I want to share a story from the race regarding a runner that was unhappy with an image I had taken. He contacted me via e-mail to let me know that he was disappointed that I got an image of his fiance (or wife, recently married maybe? Wish I'd kept the e-mail) but that I didn't get him as they ran the race together. Clearly there was no way I would know who was running together and who would want an image from the race. It's not easy taking criticism for your work. I decided to reply, but instead of telling him it wasn't my fault for not knowing they were running together, I apologized for missing the shot. I went on to explain that I shoot primarily for the Atlanta Track Club and the images are for their use. I post the images up to a gallery and every once in a while someone may purchase the images. I also offered to take their picture at a future race and to find me either along the course or at the end during the awards ceremony. I didn't want him to be upset or for that matter have a negative opinion towards the Atlanta Track Club. Since I'm photographing for the Atlanta Track Club, I'm a representative for their organization and should remain professional in my contact with participants, volunteers and anyone associated with the club. I didn't expect to hear back from him, but got a reply within a day. His response was no longer of disappointment, but understanding and he actually commented that he liked my work. A day later, his fiance (wife?) purchased the print from that race.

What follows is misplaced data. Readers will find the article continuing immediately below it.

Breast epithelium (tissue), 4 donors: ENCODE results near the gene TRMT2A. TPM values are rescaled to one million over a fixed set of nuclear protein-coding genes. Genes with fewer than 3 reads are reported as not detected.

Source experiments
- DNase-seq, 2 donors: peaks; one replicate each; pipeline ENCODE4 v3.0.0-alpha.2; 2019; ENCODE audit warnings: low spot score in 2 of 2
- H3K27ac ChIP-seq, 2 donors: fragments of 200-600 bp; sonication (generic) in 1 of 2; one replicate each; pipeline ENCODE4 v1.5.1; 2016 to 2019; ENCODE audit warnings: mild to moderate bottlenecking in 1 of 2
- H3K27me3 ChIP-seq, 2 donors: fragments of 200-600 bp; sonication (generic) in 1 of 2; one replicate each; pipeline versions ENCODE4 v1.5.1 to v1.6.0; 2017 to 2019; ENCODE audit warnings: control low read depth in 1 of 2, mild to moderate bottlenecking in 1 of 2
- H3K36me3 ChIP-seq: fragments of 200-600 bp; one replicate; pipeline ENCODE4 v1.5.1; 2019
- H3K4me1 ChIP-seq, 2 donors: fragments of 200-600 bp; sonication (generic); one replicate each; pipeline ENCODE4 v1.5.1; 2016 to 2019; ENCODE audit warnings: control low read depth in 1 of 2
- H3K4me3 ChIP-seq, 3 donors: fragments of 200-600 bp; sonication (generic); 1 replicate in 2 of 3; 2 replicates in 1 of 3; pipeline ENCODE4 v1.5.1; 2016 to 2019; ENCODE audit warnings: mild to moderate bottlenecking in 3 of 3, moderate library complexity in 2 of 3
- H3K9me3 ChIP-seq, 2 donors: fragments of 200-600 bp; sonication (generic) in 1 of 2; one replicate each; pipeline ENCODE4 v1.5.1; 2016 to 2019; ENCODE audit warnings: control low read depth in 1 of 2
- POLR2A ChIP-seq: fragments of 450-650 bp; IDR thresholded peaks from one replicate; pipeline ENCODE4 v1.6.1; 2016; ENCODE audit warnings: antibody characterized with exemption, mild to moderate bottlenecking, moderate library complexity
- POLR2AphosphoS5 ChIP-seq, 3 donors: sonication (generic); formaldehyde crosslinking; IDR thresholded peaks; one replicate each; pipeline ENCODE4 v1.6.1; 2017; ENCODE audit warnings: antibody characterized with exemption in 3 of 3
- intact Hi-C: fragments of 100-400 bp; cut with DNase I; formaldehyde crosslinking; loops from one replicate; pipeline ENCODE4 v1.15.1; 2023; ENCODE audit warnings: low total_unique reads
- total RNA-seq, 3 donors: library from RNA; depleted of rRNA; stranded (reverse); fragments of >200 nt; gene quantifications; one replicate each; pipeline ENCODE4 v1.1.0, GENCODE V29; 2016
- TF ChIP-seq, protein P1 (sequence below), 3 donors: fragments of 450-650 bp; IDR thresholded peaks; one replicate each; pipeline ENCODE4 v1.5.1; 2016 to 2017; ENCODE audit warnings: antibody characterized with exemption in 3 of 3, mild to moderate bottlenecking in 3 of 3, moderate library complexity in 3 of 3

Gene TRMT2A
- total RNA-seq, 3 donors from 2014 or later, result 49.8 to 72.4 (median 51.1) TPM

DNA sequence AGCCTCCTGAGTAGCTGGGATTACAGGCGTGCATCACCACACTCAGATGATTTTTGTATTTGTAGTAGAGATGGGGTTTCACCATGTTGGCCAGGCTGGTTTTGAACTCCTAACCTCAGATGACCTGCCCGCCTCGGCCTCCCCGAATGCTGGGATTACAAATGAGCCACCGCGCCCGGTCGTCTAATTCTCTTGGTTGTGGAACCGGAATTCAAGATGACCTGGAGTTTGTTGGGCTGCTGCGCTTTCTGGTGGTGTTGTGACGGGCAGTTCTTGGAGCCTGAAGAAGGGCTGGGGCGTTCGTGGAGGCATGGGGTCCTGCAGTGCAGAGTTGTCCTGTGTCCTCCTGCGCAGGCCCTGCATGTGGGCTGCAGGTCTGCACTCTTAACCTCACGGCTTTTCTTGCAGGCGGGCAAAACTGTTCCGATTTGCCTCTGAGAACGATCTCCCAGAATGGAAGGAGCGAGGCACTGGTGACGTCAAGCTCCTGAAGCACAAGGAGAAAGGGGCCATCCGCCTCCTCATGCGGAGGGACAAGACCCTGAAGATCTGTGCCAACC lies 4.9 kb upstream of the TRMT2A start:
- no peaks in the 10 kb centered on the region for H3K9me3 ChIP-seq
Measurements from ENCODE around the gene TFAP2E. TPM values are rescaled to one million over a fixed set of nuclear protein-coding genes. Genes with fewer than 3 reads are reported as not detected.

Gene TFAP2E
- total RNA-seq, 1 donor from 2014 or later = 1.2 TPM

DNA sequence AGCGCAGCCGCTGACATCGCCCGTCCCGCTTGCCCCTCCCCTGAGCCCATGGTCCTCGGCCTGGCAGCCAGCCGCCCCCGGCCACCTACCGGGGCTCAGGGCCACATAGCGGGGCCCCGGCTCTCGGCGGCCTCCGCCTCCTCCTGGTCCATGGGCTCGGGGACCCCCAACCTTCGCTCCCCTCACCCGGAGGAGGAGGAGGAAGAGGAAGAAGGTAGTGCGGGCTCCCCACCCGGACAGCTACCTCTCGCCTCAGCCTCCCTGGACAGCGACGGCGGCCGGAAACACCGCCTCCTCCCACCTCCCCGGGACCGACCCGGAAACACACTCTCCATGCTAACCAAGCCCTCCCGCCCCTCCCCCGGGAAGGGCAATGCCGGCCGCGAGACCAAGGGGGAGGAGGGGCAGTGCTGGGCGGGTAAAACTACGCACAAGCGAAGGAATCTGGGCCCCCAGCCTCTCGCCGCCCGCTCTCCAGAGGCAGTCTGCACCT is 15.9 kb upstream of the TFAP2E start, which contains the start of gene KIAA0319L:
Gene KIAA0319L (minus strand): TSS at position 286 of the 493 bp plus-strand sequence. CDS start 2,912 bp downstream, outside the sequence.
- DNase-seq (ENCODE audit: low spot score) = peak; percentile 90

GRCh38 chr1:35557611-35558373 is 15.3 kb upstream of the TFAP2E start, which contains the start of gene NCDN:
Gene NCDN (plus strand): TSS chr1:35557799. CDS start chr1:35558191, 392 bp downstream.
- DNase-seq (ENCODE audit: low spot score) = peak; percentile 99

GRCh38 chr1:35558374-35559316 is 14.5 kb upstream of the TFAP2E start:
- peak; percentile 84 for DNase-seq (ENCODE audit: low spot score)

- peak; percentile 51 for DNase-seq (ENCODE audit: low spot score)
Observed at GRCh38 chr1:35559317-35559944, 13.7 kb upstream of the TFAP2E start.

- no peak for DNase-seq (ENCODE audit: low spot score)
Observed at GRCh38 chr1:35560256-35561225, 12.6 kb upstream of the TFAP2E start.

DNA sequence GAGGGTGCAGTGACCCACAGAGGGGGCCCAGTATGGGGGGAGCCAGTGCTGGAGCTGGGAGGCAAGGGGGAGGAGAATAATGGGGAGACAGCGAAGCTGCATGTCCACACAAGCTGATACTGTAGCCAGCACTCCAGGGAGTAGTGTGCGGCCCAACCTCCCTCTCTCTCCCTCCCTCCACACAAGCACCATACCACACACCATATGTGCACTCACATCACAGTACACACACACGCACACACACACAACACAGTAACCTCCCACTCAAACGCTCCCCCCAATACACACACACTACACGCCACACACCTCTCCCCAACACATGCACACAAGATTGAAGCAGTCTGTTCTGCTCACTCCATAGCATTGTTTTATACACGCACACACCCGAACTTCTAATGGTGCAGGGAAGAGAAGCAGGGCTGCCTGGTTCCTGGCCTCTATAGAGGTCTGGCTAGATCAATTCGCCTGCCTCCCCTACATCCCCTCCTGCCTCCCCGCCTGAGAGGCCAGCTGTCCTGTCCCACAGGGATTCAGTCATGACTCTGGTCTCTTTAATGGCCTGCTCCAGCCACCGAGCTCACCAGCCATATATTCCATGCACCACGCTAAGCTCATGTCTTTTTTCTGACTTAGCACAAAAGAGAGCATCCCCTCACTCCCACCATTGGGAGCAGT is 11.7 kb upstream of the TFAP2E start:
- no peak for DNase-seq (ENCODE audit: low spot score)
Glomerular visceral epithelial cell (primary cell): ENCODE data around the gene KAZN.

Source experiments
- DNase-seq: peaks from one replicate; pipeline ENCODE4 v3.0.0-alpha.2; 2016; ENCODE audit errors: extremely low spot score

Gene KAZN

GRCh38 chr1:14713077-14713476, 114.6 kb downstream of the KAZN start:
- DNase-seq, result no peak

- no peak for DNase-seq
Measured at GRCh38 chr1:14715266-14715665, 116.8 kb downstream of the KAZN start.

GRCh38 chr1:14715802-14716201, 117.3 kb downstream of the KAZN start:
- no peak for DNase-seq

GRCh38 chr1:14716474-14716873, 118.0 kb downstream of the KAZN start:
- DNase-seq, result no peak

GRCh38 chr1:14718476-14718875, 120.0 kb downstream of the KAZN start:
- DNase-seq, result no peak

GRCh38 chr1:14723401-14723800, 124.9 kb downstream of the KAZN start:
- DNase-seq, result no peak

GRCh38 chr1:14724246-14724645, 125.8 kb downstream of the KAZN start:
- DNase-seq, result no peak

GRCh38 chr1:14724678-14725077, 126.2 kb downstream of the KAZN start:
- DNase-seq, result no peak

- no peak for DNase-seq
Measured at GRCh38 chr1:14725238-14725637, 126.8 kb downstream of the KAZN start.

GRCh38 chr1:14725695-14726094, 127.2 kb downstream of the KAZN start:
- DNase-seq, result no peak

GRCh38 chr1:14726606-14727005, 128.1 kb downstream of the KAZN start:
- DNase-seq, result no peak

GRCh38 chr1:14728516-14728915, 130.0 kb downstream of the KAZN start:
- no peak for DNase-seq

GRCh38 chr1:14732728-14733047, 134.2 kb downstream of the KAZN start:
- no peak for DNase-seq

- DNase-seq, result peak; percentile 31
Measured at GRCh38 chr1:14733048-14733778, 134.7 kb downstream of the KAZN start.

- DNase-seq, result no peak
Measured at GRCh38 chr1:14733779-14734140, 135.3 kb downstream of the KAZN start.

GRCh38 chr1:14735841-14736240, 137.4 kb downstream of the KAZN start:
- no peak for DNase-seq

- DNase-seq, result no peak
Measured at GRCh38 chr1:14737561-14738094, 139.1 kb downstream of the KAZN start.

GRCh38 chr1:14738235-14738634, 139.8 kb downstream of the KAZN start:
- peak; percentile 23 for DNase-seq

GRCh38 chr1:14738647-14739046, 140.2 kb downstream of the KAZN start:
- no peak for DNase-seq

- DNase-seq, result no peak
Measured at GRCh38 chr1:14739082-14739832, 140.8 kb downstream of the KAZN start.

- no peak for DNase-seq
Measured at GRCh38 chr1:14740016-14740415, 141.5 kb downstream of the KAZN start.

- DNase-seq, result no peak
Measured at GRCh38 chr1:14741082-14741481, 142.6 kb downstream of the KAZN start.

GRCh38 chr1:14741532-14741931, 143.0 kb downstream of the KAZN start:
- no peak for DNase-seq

So what started out as a not so positive experience ended up being a very good customer experience. It just goes to show you how good customer service can leave both sides feeling pretty good. I'm glad I responded the way I did. It taught me a lesson in how to provide good customer service. In photography, sometimes it's not about the technical aspects & lighting, it's about people and how you treat them.

If you're looking for a portrait photographer in the Atlanta area, visit my portfolio.